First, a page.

Northvolt's plan to build a European battery gigafactory from the ground up accelerated in recent days as European Investment Bank (EIB) just approved the €350 million ($392 million) loan for the project.
"Northvolt has secured a 350 million euro loan from the European Investment bank (EIB), the lender’s largest ever direct financing of battery technology, as the Swedish startup raises funds to build Europe’s biggest battery plant."
Secured funds are part of broader €1.5 billion fundraising campaign (split equally between debt and equity) to build lithium-ion battery cell factory (32 GWh by 2023) in Skellefteå in Sweden.
Roughly half of the annual capacity (16 GWh) was already contracted - 80% by the automotive industry.
It seems that there is a lot of interest from the European industry (not only automotive) in the project, both in terms of purchasing batteries and participating in financing the project. The reason is the expected shortage of lithium-ion batteries and a kind of monopoly from Asian manufacturers.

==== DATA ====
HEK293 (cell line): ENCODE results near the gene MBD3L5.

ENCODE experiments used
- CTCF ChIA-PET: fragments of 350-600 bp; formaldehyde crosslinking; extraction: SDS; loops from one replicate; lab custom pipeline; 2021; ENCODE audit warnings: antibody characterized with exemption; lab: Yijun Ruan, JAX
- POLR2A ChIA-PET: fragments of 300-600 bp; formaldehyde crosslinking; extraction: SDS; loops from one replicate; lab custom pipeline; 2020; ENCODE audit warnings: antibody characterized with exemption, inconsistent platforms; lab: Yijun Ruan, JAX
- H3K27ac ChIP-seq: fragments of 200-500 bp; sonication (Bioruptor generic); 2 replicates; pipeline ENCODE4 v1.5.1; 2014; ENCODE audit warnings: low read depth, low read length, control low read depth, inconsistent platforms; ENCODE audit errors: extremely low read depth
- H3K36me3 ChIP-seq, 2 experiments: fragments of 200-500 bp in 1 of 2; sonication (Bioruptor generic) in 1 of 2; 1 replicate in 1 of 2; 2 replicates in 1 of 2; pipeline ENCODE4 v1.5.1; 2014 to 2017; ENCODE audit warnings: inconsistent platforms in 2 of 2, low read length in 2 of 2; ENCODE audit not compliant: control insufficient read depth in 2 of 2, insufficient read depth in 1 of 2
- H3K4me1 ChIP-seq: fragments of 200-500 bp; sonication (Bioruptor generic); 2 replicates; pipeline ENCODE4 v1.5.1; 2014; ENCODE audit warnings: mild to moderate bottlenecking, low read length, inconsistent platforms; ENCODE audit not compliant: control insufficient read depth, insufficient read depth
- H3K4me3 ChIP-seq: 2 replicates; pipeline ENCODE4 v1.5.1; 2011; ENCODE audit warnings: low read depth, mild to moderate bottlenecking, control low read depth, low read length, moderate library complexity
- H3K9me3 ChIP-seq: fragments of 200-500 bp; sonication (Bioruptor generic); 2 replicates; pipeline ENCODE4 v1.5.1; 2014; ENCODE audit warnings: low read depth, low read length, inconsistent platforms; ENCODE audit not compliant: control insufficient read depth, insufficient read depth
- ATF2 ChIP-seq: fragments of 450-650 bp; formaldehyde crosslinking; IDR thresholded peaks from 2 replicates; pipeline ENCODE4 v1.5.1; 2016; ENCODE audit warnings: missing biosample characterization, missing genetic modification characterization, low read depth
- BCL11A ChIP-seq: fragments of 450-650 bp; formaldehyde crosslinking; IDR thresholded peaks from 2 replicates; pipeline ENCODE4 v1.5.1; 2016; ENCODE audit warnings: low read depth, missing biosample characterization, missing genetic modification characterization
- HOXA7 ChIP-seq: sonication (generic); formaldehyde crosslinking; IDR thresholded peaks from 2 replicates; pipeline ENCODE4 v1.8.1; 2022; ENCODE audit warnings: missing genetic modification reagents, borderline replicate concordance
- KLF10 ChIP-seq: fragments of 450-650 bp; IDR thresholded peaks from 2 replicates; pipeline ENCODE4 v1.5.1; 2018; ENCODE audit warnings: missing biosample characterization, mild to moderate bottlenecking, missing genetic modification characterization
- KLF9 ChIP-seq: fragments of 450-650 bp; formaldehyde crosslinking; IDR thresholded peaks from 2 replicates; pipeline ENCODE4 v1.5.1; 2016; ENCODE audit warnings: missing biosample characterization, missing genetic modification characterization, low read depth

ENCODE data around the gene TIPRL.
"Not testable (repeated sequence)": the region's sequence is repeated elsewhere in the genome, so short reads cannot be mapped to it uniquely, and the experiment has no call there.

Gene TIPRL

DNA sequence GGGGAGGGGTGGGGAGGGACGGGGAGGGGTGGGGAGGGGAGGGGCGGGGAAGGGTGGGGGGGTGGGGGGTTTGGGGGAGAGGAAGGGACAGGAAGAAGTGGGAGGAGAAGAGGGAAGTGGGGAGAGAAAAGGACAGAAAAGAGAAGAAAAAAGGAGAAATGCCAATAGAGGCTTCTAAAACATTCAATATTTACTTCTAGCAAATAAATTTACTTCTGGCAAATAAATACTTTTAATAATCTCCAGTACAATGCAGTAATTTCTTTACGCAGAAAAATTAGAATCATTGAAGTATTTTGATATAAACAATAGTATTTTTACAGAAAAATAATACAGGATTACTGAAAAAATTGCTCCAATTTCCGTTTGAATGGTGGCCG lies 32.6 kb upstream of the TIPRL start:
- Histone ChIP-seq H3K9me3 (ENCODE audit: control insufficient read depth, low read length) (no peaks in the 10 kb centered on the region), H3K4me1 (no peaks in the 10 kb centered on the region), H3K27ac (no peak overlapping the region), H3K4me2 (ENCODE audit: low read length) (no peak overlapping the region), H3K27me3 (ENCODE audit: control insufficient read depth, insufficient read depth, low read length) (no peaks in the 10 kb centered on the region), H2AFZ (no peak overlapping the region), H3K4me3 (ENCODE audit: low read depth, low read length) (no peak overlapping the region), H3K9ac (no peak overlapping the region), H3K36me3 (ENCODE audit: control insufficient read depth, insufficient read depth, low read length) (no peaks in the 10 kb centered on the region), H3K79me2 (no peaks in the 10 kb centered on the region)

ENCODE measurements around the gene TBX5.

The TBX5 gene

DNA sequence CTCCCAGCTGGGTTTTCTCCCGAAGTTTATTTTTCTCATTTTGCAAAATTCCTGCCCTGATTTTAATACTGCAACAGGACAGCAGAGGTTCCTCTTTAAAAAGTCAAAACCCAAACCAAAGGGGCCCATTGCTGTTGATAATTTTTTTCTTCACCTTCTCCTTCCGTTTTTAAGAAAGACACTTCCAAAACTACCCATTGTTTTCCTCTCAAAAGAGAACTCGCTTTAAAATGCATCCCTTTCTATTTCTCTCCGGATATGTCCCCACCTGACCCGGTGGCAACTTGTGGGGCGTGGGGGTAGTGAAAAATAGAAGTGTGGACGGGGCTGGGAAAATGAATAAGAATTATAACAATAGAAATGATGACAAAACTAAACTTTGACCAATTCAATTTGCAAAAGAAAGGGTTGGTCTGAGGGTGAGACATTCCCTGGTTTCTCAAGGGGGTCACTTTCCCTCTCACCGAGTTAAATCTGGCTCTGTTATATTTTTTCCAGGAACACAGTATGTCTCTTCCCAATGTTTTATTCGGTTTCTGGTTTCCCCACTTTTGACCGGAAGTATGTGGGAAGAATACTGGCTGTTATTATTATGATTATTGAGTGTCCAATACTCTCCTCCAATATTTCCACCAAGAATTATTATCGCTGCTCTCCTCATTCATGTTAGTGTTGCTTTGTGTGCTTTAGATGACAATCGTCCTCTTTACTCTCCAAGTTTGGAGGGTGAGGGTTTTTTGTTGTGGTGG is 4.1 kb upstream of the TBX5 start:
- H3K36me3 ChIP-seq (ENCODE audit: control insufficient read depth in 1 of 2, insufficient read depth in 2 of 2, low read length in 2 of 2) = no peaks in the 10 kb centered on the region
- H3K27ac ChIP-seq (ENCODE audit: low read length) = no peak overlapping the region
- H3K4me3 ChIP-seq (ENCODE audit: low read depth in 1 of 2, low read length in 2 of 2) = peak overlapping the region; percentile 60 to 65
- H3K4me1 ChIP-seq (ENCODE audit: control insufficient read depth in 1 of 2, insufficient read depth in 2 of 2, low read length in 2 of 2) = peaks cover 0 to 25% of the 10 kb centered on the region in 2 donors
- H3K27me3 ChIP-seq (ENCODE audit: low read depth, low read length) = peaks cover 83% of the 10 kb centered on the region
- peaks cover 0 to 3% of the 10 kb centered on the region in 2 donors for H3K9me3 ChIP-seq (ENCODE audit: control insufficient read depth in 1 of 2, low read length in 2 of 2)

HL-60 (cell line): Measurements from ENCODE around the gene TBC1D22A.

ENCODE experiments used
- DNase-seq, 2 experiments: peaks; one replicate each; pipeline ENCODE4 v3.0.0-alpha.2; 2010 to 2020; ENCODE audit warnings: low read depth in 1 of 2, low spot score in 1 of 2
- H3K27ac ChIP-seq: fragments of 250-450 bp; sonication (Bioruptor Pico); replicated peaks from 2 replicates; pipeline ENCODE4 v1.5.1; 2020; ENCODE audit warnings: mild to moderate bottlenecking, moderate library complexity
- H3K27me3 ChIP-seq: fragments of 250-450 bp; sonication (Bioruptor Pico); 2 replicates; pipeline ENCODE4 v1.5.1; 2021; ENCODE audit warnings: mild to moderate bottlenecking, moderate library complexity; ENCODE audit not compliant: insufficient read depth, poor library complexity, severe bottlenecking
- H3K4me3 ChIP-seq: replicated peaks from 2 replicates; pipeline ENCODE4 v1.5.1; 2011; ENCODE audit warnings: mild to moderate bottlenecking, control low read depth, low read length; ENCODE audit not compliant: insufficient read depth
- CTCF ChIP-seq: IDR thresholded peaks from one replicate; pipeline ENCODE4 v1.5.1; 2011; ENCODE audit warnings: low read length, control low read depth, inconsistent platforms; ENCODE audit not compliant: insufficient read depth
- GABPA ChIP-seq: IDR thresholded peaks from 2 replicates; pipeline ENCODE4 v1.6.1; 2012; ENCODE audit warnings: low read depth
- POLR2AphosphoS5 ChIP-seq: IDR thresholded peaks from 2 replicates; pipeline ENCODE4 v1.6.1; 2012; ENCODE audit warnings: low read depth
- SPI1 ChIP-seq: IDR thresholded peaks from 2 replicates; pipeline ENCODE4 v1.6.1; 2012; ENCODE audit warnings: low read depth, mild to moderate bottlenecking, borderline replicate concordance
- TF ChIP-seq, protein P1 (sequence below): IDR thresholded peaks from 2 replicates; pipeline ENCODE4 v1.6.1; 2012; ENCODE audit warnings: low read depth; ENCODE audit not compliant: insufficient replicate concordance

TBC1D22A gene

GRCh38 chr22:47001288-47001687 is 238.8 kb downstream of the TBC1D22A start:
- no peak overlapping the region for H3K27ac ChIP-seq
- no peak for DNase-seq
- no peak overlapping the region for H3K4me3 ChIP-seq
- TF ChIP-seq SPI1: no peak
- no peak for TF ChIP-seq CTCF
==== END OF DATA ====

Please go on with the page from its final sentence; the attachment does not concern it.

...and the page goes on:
Northvolt forecast 500-600 GWh of battery capacity to be needed annually by 2030 in Europe for electric cars.
"“The EIB’s approval is one really key piece of the puzzle in putting together that full funding,” co-founder Peter Carlsson, a former Tesla executive, told Reuters, adding that Northvolt expected to close the funding round before August.
Other potential debt and equity investors had viewed the EIB’s approval as a crucial indicator of the project’s viability, he added, given the due diligence the bank would have carried out before granting the loan."
Northvolt is, in fact, a new project without its own battery cell formula, which makes us wonder whether it is able to purchase a license for battery production or if it will try to develop its own during the first few years.
"Carlsson said the cells Northvolt is currently building are close to the low-cobalt NMC811 formula used by Tesla-supplier Panasonic.
“It is also fair to assume that the cobalt content will continue to fall and there will be efforts to further raise the nickel content to create even higher and richer energy densities,” he said."